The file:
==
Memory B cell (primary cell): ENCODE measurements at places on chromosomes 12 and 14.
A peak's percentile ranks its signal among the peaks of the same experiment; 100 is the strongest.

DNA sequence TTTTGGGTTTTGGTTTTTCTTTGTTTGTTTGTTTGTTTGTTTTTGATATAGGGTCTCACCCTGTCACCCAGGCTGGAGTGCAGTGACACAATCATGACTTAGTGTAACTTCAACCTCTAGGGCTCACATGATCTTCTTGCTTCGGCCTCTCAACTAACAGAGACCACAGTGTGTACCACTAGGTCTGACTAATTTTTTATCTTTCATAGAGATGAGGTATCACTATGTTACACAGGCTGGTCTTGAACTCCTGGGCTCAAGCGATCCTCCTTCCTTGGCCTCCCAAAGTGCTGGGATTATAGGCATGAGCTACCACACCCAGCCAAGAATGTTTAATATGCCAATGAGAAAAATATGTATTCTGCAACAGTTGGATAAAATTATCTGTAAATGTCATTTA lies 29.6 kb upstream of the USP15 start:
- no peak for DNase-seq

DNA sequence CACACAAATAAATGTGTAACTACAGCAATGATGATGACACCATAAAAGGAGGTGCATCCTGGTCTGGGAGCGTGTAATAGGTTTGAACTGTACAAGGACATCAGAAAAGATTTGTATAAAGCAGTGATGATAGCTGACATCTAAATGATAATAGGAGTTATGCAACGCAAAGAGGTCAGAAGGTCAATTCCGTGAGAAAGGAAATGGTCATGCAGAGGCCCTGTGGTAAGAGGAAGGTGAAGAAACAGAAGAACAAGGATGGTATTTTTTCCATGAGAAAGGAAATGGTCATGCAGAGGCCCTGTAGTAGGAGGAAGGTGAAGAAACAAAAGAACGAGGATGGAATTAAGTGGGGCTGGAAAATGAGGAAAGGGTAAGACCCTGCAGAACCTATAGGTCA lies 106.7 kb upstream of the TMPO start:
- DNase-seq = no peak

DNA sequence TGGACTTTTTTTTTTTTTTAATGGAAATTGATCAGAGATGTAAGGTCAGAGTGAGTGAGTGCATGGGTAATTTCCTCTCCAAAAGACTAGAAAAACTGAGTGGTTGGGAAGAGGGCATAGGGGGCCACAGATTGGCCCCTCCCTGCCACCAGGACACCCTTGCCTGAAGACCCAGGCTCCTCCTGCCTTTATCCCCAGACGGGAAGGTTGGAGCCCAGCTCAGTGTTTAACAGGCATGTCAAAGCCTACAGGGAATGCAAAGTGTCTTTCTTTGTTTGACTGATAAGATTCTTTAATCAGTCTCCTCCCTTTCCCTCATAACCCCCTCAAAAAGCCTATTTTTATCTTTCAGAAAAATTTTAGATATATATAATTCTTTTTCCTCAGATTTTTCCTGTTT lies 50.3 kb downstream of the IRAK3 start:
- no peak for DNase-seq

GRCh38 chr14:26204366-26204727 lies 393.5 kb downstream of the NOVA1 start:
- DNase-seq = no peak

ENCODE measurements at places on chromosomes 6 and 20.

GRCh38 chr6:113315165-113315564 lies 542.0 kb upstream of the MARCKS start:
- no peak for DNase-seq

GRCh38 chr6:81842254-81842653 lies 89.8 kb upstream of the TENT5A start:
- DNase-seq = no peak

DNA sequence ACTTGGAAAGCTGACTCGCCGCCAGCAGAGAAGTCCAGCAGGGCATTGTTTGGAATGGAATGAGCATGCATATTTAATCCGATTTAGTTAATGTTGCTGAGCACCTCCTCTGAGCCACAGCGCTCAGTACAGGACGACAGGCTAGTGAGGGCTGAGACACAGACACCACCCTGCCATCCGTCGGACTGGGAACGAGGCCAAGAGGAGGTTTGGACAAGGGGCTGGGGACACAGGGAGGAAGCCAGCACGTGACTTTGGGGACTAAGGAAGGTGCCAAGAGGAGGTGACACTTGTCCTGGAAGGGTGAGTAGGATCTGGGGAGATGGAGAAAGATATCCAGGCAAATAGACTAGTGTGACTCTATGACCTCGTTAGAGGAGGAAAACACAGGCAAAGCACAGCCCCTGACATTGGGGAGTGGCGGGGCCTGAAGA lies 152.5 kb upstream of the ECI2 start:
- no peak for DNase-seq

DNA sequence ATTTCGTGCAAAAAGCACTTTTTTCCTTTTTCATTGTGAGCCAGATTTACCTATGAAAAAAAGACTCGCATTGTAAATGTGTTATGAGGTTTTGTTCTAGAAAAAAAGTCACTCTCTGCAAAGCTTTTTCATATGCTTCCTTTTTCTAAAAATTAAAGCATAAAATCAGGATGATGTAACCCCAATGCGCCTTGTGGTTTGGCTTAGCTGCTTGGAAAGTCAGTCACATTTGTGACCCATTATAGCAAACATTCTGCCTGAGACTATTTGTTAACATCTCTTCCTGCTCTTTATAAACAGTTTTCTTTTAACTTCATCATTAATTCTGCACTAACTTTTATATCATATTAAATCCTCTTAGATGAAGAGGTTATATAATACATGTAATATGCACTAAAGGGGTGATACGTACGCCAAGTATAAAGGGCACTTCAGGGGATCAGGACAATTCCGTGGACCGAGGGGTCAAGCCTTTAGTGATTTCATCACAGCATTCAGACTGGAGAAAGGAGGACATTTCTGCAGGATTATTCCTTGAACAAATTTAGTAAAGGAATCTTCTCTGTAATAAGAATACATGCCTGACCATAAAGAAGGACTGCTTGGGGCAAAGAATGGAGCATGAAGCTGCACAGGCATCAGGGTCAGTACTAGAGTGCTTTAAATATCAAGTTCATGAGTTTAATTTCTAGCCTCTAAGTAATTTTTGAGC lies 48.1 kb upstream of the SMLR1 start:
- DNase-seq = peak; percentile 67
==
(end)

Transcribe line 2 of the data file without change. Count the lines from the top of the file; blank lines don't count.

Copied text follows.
A peak's percentile ranks its signal among the peaks of the same experiment; 100 is the strongest.